The birds and the bees may be “the talk” parents are most worried about having with their children, but discussing alcohol can be just as emotionally fraught. Moms and dads want to clearly and concisely communicate the rules surrounding booze and the consequences of its abuse, but it can be difficult to craft a strong, informative message kids will heed.
To help out on what to say and do, we spoke with two stars in the DC area bar scene, both of whom are parents themselves: Todd Thrasher—the co-owner and bartender of Eat Good Food Group, which owns Restaurant Eve, Hummingbird, and PX cocktail bar—and Brent Kroll, founder and sommelier of Maxwell Park wine bar in Shaw.
Take the initiative
“Don’t wait for your kids to ask you questions,” advises Kroll. “Engage the child before they get confused by what they hear from other people. Transparency is the best way.”
The best way you can teach children about how to conscientiously enjoy alcohol is to model ideal behavior. “If they see how responsible people act, hopefully they will take a similar approach,” says Thrasher.
“A lot of parents simply say, ‘Don’t do it,’” says Thrasher. “What does that do? It makes kids want to try it.” Honestly explain why people enjoy it and your own experiences with it–both good and bad. When they’re old enough, consider giving them their first taste at home. “I suggest making it involve dinner and the family, so it’s in the context of hospitality,” says Kroll.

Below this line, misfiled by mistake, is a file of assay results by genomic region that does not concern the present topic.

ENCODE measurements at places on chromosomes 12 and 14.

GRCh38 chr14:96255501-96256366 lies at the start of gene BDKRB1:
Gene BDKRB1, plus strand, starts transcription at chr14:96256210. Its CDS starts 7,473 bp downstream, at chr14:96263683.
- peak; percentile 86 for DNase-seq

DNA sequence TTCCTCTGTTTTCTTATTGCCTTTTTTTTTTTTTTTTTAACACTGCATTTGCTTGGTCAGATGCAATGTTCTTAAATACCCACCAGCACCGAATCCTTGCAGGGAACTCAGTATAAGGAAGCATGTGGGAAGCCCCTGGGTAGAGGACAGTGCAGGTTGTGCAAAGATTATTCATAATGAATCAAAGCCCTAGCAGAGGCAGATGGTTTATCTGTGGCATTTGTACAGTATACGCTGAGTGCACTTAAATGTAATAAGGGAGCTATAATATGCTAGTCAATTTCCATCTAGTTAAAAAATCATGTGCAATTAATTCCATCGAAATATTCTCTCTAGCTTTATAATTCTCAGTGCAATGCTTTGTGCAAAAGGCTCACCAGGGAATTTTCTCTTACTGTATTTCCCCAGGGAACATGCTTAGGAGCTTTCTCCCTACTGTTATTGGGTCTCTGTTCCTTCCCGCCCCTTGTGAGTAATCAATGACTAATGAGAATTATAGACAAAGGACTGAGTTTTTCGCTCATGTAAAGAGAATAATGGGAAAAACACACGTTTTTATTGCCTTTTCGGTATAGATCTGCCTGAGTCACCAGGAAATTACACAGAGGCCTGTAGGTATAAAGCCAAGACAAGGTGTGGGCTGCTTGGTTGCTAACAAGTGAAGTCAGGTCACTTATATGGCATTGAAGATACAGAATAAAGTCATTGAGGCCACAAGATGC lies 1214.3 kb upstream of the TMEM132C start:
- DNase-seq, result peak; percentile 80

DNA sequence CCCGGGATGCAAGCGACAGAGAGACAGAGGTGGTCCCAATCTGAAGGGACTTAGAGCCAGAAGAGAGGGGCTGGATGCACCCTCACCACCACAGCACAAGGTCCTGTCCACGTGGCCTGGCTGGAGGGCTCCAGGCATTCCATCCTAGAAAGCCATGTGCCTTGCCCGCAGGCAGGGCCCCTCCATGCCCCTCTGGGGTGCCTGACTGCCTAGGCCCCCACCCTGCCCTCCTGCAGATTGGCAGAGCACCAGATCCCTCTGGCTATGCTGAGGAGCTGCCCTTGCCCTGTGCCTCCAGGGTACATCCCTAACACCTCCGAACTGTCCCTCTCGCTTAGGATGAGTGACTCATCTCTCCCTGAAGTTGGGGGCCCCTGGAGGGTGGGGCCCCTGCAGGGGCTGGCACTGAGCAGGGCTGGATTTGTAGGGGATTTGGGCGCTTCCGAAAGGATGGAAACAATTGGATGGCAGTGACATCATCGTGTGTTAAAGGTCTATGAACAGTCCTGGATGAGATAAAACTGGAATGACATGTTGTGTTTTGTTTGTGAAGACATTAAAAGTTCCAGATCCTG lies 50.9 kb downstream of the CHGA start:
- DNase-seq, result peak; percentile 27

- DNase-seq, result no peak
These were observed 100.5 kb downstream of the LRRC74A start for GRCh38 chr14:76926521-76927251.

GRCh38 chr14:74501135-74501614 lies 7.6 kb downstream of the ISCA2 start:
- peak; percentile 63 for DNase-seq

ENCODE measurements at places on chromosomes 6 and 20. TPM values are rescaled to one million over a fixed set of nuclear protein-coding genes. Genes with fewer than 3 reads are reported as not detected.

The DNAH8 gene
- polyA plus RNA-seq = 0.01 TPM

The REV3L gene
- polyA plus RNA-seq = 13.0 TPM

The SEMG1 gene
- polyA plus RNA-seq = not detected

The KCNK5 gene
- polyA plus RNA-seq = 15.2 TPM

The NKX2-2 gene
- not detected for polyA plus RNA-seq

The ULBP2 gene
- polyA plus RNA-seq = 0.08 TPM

Don’t sugarcoat the downsides
At the very least, “You’ll feel like ass and make terrible decisions if you drink too much,” says Thrasher. Impress upon them that even just one bad choice can have a lifetime of consequences or be fatal, so they need to be mindful of how much they drink and how alcohol affects them.
Tell your child that they can always call you for a ride, no matter how messed up they are, where they are, or what time it is. “You have to let us know if you need help,” Thrasher recommends saying. “I will come and get you. If you drive drunk or get in the car with a drunk driver, you are putting your life at risk, as well as the lives of countless other people. It isn’t worth it.”
Get a liquor cabinet
Thrasher recommends locking up the alcohol kept at your house. “Just because you and your kid have an understanding doesn’t mean their friends will be on the same page,” he says. Taking this precaution will help prevent your children from making poor decisions driven by peer pressure–and ensure your house doesn’t turn into the party scene from Sixteen Candles.